Microsoft's Bing and Edge to be exempted by EU, a huge advantage over rivals Google and Apple

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Key notes

  • Microsoft’s Bing, Edge, and advertising services are likely exempt from the EU’s Digital Markets Act due to a perceived lack of market dominance.
  • The DMA categorizes and regulates different tech services based on their specific market positions and potential impact on competition.
  • Microsoft still faces DMA scrutiny for other services like Windows and LinkedIn.

According to preliminary assessments by EU regulators, Microsoft’s Bing search engine, Edge web browser, and advertising services will likely be exempt from the European Union’s upcoming Digital Markets Act (DMA). 

This decision, currently tentative and subject to change, stems from the conclusion that these services lack sufficient market dominance within the EU to qualify as “gatekeepers” under the DMA’s framework.

The DMA, set to take effect in March 2024, aims to curb the power of large technology companies by imposing stricter regulations on designated “gatekeepers.” These companies, deemed to hold significant market power and influence user behavior, will be subject to various obligations, including:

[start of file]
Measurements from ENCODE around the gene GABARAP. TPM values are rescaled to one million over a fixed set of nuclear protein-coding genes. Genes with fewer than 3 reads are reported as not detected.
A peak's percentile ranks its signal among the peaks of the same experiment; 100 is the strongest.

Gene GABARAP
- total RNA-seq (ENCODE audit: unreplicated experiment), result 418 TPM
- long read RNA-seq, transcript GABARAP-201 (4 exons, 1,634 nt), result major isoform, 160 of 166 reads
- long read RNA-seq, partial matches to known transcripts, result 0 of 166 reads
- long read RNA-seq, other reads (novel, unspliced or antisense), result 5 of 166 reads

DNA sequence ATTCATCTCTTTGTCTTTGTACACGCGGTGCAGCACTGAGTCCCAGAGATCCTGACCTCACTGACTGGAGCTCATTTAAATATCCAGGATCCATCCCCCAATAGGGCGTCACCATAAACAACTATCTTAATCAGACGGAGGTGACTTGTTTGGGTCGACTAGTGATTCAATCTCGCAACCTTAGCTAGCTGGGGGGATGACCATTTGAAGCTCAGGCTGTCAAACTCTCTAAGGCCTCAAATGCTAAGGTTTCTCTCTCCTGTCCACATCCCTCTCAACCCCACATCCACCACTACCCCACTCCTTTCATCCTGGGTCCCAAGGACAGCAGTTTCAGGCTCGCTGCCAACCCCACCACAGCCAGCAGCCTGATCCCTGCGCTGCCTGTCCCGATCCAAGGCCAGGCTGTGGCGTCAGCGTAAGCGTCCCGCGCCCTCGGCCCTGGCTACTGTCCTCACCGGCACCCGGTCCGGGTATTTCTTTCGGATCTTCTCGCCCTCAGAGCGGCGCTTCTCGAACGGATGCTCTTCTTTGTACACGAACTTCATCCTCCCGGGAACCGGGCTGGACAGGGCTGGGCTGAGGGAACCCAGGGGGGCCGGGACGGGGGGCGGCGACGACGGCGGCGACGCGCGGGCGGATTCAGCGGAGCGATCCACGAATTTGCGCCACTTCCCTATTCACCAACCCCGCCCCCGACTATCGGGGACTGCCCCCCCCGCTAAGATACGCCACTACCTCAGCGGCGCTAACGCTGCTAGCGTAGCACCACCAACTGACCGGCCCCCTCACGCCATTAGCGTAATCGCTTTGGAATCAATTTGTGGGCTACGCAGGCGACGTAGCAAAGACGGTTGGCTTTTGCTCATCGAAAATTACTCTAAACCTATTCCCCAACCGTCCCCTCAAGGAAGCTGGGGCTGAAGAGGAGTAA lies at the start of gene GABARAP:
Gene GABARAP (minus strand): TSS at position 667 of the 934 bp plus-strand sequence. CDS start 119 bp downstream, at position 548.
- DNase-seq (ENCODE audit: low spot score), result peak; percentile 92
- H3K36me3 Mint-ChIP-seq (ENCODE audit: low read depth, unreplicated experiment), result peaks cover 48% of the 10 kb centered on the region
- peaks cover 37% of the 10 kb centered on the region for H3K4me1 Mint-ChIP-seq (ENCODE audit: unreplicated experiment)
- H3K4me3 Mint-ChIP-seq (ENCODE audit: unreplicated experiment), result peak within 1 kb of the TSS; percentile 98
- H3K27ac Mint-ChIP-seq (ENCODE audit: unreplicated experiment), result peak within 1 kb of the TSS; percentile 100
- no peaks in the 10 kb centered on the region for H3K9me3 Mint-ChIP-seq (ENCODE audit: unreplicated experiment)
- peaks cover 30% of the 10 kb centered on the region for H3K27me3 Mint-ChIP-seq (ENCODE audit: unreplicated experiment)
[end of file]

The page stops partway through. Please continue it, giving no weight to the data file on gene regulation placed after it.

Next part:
• Prohibition of self-preferencing: Gatekeepers cannot favor their services over those of rivals.
  • Restrictions on data collection and use: Unfair collection and use of personal data across different services will be limited.
  • Interoperability requirements: Users must be able to download and use third-party apps on gatekeeper platforms.

What does this mean for Microsoft?

Microsoft will have more flexibility to operate its services in the EU, giving it a potential competitive advantage over larger rivals like Google and Amazon.

What does this mean for the EU?

The EU’s decision to exempt Microsoft’s Bing, Edge, and advertising services from the DMA has sparked mixed reactions. Some argue that the decision is too lenient, while others deem it justified as Microsoft doesn’t hold the same market dominance as other tech companies. The decision’s long-term impact is still unclear, but the DMA is a complex legislation that will impact the tech industry significantly.

What does this mean for consumers?

It’s unclear how the EU’s decision will affect consumers. Increased competition may lead to lower prices and more innovation, but Microsoft could also use its exemption to its advantage. Only time will tell.

If you ask me, this move would be fair to Microsoft, given that Edge and Bing have a significantly smaller user base compared to Google.

More here.

More about the topics: DMA

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